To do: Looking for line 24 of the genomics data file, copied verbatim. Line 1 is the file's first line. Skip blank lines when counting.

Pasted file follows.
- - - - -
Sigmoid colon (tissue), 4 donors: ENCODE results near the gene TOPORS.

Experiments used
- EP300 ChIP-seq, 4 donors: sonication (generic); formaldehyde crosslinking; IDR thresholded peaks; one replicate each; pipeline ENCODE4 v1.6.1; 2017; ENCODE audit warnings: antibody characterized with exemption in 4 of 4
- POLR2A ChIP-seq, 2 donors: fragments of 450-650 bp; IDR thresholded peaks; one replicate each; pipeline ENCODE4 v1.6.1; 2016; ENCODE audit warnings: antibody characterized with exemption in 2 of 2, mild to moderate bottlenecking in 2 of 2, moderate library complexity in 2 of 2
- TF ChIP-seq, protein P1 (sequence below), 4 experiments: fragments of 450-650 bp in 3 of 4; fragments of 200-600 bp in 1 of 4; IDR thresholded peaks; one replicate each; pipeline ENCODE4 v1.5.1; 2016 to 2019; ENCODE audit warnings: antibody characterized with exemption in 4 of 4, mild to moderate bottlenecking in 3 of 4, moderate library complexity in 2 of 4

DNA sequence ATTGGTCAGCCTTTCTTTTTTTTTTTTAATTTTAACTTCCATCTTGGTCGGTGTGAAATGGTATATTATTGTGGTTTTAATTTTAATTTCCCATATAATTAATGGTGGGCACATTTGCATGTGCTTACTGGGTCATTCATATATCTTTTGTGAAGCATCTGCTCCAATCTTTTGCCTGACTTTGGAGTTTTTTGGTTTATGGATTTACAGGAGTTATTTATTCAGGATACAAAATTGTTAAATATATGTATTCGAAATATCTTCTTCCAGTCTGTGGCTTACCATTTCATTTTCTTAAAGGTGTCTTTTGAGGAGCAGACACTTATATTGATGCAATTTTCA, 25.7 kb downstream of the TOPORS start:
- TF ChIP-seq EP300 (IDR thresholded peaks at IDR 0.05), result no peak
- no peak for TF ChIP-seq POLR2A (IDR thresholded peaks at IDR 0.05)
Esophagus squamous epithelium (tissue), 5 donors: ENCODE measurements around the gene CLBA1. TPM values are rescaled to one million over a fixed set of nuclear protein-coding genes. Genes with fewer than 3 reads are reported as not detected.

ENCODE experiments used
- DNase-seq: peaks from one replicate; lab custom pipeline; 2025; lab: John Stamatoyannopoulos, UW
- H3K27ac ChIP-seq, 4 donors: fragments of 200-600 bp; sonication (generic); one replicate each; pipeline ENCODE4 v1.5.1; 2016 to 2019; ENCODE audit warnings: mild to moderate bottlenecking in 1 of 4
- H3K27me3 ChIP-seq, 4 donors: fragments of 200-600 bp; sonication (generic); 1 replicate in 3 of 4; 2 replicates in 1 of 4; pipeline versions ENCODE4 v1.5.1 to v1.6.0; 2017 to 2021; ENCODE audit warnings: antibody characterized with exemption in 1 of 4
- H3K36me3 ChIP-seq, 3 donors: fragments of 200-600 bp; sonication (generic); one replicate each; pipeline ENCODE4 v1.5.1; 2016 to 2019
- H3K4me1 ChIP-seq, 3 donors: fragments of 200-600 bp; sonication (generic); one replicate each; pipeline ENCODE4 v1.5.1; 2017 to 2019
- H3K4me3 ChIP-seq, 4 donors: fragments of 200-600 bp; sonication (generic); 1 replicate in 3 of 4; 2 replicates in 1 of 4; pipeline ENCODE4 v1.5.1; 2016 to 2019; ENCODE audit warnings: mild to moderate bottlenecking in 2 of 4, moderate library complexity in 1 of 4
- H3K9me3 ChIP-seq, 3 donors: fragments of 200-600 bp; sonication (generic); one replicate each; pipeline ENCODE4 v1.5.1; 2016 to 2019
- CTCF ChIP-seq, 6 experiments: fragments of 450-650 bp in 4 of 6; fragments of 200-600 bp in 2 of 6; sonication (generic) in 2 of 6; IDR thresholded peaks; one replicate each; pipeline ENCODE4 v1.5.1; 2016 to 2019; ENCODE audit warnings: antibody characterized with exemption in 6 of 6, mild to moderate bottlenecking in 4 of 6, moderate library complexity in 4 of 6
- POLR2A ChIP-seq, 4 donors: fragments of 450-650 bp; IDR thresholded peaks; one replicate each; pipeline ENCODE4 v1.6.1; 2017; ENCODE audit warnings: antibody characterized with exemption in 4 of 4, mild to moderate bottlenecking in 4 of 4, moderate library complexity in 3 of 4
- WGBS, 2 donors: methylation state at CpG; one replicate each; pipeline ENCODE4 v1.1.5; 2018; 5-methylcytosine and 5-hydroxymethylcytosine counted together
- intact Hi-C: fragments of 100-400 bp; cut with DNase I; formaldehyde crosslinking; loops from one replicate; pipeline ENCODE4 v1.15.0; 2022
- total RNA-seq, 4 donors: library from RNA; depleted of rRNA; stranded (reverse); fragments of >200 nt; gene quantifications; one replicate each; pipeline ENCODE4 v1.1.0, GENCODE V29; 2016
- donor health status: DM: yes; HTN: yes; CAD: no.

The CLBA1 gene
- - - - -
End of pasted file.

The CLBA1 gene